George Kerevan (“What’s your Plan B on currency, Mr Carmichael?” Perspective, 15 November) is quite right to ask Alistair Carmichael what is the remainder of the UK (rUK)’s Plan B for sterling if Scots start their own currency; just as the Yes Campaign should be pressurising rUK on a whole host of issues.
What intrigues me, however, is why Mr Kerevan’s Plan B for an independent Scotland, would be to use sterling in any case, thereby ensuring an independent Scotland would have absolutely no control over its “own” monetary policy or interest rates. These would be controlled by the Bank of England, with no reference to the economic conditions in Scotland. Many of us would say, “so what else is new?” but the difference would be that there would be no reason for an independent Scotland to follow such a course.
Mr Kerevan makes a sound case for Scotland having its own currency, listing all the advantages which Scotland would have in terms of the strength of its balance of payments, thereby giving an inherent strength to a Scottish currency, whereas the rUK’s balance of payments would get steadily worse because of the inherent weakness of its balance of trade. That has been the known situation for many years, which makes it all the more mysterious why the SNP insists on retaining sterling at all.
Mr Kerevan goes to some length to explain how rUK needs Scottish exports and how withdrawal of the revenues from those exports would immediately adversely impact the rUK’s current account.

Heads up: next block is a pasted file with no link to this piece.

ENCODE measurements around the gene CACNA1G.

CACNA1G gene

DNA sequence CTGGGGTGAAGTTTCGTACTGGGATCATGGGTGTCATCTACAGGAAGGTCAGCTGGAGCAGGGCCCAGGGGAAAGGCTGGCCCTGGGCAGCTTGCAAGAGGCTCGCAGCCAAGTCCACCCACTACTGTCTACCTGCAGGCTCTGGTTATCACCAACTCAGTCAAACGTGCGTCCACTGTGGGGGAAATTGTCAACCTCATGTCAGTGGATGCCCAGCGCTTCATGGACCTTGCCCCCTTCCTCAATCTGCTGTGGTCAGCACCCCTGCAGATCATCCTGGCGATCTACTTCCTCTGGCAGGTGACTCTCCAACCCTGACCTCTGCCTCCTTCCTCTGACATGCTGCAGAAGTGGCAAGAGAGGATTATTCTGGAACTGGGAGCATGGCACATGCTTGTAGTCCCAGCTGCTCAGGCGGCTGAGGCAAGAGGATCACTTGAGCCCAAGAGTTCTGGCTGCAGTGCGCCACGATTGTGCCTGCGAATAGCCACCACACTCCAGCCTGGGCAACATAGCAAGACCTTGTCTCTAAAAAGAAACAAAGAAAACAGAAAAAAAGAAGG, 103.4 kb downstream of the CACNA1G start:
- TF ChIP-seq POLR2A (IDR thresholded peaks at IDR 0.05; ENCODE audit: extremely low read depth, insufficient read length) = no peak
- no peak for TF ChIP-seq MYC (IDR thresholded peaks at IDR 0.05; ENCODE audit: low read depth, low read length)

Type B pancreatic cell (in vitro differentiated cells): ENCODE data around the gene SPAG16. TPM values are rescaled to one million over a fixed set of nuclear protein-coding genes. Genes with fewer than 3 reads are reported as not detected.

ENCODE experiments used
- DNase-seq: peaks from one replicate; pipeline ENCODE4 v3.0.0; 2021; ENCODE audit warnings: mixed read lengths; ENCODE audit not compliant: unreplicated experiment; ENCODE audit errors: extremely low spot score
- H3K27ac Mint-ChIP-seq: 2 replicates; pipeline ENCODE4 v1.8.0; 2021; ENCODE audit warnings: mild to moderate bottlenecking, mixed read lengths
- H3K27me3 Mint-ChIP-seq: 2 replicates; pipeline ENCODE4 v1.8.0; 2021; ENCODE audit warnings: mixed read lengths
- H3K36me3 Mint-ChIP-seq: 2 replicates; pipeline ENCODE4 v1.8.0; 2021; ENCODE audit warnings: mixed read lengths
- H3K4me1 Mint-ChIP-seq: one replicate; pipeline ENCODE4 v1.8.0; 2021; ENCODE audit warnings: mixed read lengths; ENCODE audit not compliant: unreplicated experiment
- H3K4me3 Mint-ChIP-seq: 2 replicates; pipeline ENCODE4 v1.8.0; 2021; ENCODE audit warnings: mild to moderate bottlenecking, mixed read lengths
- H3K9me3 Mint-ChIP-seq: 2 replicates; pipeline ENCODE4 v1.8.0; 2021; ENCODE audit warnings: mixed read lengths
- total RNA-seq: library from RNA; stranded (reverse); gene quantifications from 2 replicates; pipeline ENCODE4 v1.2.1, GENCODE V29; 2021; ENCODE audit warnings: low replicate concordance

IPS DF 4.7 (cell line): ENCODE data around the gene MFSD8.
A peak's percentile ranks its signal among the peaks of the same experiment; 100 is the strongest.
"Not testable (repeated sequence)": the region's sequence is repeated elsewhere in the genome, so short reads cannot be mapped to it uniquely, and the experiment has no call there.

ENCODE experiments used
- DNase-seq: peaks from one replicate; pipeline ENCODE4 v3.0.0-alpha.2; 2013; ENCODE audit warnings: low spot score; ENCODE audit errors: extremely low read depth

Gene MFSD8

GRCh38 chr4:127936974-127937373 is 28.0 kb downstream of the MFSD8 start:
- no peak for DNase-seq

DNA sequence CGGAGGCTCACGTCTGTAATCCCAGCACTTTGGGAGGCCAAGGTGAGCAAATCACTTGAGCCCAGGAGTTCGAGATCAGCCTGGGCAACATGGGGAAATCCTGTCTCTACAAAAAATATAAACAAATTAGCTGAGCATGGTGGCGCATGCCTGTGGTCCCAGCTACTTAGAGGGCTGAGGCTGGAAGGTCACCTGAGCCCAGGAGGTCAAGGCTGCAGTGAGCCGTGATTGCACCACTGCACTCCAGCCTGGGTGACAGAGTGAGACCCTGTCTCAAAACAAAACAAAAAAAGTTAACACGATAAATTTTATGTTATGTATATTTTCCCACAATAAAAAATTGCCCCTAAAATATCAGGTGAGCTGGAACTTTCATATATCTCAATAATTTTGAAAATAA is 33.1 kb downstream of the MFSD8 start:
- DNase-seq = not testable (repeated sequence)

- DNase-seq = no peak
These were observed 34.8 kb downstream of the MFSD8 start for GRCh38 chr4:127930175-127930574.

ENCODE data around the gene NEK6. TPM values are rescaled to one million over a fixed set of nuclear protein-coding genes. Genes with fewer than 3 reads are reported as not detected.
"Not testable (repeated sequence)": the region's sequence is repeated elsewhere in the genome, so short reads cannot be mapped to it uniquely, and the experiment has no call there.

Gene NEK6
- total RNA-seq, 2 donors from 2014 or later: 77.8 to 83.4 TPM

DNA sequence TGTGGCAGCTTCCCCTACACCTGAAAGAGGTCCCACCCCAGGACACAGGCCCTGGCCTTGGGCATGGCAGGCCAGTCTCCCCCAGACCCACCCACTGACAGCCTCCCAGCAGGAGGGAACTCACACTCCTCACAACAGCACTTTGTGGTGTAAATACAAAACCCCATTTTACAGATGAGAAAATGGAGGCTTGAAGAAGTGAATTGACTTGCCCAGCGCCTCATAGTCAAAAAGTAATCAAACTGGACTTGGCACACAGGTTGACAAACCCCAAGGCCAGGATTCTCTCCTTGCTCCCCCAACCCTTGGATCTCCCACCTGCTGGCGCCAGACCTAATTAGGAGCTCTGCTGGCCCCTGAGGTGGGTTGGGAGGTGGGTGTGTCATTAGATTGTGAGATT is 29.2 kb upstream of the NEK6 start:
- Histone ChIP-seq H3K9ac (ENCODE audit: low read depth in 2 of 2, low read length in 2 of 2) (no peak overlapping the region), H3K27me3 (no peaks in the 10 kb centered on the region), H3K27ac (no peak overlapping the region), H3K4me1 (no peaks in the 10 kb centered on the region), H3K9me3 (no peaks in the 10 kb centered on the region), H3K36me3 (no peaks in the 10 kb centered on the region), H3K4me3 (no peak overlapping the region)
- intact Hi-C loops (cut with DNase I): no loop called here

He then goes on to claim that this is why rUK would be foolish not to agree to a currency sterling union.
The question still remains however, why an independent Scotland would want one if, as Mr Kerevan points out, it would simply be propping up rUK, to the detriment of its own citizens.
Deputy First Minister Nicola Sturgeon is on record as saying she hopes the currency union with sterling “lasts for many years”. Notwithstanding the fact the rUK is unlikely to agree to have a currency union, why would an independent Scotland even want one?
The view expressed by Colin McKay, head of the Scottish Government’s strategy unit, that Alex Salmond cannot guarantee retention of sterling, is not new. Many of us have been saying this, in despair, as he has clung to this policy which has two fundamental flaws.
Assuming independence, for two separate countries to form a currency union requires a treaty. A treaty requires both to agree. If one says no, there can be no treaty and no currency union.
The second flaw is political. The “sterling policy” is a gift to the coalition government, as they can snooker it at any time during the referendum debate, and there is nothing Alex Salmond can do about it. We must hope that before he sent the white paper to the printers, he took account of the work of Margaret and Jim Cuthbert, Jim Fairlie and others, and that we shall see a Plan B in that document.